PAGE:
Fractional Spin And Josephson Effect In Time-reversal-invariant Topological Superconductors


Title: Fractional Spin And Josephson Effect In Time-reversal-invariant Topological Superconductors.
When: Friday, February 17, (2017), 12:00.
Place: Departamento de Física Teórica de la Materia Condensada, Facultad Ciencias, Module 5, Seminar Room (5th Floor).
Speaker: Liliana Arrachea, International Center for Advanced Studies Universidad de San Martín, Argentina.

Time reversal invariant topological superconducting (TRITOPS) wires are known to host a fractional spin hbar/4 at their ends. We investigate how this fractional spin affects the Josephson current in a TRITOPS-quantum dot-TRITOPS Josephson junction, describing the wire in a model which can be tuned between a topological and a nontopological phase. We compute the equilibrium Josephson current of the full model by continuous-time Monte Carlo simulations and interpret the results within an effective low-energy theory. We show that in the topological phase, the 0-to-pi transition is quenched via formation of a spin singlet from the quantum dot spin and the fractional spins associated with the two adjacent topological superconductors.

More information on IFIMAC Website




Quench Dynamics in Superconducting Nanojunctions: Formation of Andreev Bound States and Quasiparticle Trapping


Quench Dynamics in Superconducting Nanojunctions: Formation of Andreev Bound States and Quasiparticle Trapping

Article: published in Physical Review Letters by R. Seoane Souto, A. Martín-Rodero and A. Levy Yeyati, Department of Theoretical Condensed Matter Physics and IFIMAC researchers.

Superconducting junctions at the nanoscale are characterized by the presence of localized excitations lying within the superconducting energy gap, the so-called Andreev bound states. These states are sensitive to the superconducting phase jump through the junction and their population determines the supercurrent flowing through it. Nowadays experiments are allowing to analyze the population dynamics of these devices on very short time scales (below the microseconds), smaller than the typical relaxation times needed to approach the equillibrium conditions. In the present work we analyze the dynamics of quasiparticles in a superconducting nanojunction generated by a sudden quench of a given parameter like the phase or the voltage drop through it. We show that, for general conditions, the system gets trapped in a metastable state corresponding to a non-equilibrium population of the Andreev bound states. Our analysis, based on the so-called full counting statistics technique, reveals that the probability for trapping individual quasiparticles in the junction region can be as large as 50%, in agreement with recent experimental results. [Full article]




Quantum Interference in a Cooper Pair Splitter Makes Entanglement Production Plausible


Article: published in Physical Review Letters by Fernando Domínguez and Alfredo Levy Yeyati, Department of Theoretical Condensed Matter Physics and IFIMAC researchers.

In superconductors the electrons occur only in pairs, the so-called Cooper pairs. The electrons in these pairs are (spin) entangled, a quantum mechanical property that is at the heart of any prospective technology that exploits quantum mechanical effects. It was shown recently that these electrons can be separated into two parallel small islands, so-called quantum dots, through which only single electrons can pass at a time. This process is generally known as Cooper pair splitting. But are these electrons potentially useful? Or are the quantum  correlations lost already on the dots due to decoherence? Before the experiments and theoretical modeling by Fülöp et al., this question could be answered only by hand-waving arguments and it was not clear for what transport features one should look out. In the present article Fülöp et al. come one step closer to answering these questions: the authors demonstrate interference effects in a Cooper pair splitting device, a clear indication of (spatial) coherence. The use of Niobium as the superconductor allows the authors to tune electron levels not accessible for ordinary electrical gates, and to explain their data they introduce a conceptually new model of such a device. These results are relevant from a fundamental point of view, but also demonstrate the first Cooper pair splitting experiments at large magnetic fields. [Full article]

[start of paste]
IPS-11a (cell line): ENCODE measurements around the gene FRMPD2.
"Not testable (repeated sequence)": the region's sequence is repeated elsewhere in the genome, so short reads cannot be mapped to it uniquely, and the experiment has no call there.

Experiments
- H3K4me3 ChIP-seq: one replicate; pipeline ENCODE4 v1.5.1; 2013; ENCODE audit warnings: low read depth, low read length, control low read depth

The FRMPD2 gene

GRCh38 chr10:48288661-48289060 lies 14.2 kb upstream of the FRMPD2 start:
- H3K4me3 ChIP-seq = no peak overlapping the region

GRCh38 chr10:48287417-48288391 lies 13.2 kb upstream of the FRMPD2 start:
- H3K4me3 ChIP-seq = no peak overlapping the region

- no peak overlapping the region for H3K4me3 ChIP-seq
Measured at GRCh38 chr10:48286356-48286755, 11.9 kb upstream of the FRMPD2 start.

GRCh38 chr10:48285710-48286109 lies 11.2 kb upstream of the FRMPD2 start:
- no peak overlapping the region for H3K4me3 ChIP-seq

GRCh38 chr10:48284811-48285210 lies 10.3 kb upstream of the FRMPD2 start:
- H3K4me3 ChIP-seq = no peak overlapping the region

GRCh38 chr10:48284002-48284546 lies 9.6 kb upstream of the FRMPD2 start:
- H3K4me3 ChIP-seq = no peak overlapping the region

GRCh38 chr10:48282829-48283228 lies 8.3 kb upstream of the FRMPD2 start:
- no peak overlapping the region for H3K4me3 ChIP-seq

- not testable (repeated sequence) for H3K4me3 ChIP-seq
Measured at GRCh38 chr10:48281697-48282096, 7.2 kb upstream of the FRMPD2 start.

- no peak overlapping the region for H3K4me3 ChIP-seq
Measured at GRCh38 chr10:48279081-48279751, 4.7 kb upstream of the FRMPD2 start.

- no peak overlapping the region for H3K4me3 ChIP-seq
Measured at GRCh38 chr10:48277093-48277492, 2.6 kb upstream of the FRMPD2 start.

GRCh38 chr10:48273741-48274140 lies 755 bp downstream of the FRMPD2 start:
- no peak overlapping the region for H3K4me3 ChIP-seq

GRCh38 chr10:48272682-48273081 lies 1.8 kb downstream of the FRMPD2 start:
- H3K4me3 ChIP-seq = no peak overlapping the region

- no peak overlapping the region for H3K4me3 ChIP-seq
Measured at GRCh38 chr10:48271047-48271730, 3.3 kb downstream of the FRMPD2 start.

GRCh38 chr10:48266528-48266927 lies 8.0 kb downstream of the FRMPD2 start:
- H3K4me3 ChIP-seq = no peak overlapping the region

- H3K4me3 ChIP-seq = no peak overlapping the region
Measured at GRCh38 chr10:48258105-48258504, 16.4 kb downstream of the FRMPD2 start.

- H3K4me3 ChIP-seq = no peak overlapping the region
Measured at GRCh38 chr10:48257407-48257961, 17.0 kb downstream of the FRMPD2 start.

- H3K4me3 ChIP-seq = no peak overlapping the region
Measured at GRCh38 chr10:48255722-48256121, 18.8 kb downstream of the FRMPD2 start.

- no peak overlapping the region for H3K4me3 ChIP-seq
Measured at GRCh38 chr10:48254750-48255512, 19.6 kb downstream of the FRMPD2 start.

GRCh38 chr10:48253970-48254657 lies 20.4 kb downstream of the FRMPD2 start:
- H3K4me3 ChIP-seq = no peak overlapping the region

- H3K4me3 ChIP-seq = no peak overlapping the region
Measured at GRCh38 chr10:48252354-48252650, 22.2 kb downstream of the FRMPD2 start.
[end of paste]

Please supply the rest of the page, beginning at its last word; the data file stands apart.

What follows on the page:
Majorana Braiding in Superconductors: How to Operate on a Zen Particle


Majorana braiding in superconductors: How to operate on a Zen ParticleINC COLLOQUIUM – OFFICIAL ANNOUNCEMENT

Title: Majorana braiding in superconductors: How to operate on a Zen Particle
When: Thuesday 05 November, 2015 at 12h00
Where: Sala de conferencias módulo 00, Facultad de Ciencias.
Speaker: Carlo Beenakker, Lorentz Institute for Theoretical Physics, Leiden University, The Netherlands.

ABSTRACT:

Among the many exotic properties of topological superconductors, the prediction that they can host Majoranas stands out both for its  fundamental interest and for possible applications in topological  quantum computing. To exchange (braid) pairs of Majoranas is the  heroic experiment, since it would identify them as a fundamentally new  type of quasiparticles with non-Abelian statistics. The road towards  this goal has several milestones, starting from the detection of the  zero-mode itself, on which the present generation of experiments is  focused. In this talk we look ahead towards the next milestones: the construction of a qubit out of Majoranas, the measurement of its coherence times, and finally the braiding experiment to demonstrate its non-Abelian nature.The key problem that we address is how to operate on a cipher with zero charge, zero spin, zero energy, and zero mass — a “Zen particle”.




Superconductor Nanowire Superconductor Junctions as Useful Platforms to Study Topological Superconductivity and Majorana Bound States


superconduction_nanowiresDate: Friday, 7th February 2014.

Time: 12:00h

Place: Departamento de Física de la Materia Condensada, Facultad Ciencias, Módulo 3 , Aula de Seminarios (5ª Planta).

Ramón Aguado (Instituto de Ciencia de Materiales de Madrid-CSIC).

ABSTRACT:

Recent experiments have reported conductance measurements in semiconducting nanowire-based systems that support the existence of Majorana bound states (MBS) at normal-superconductor (NS) junctions.
Although these experiments are partially consistent with the Majorana interpretation, other mechanisms such as disorder, Kondo physics, or Andreev bound states cannot be completely ruled out. It has thus become urgent to study alternative “smoking gun” measurement protocols. In this talk, I will argue that SNS junctions based on nanowires are extremely useful platforms to perform such alternative measurements.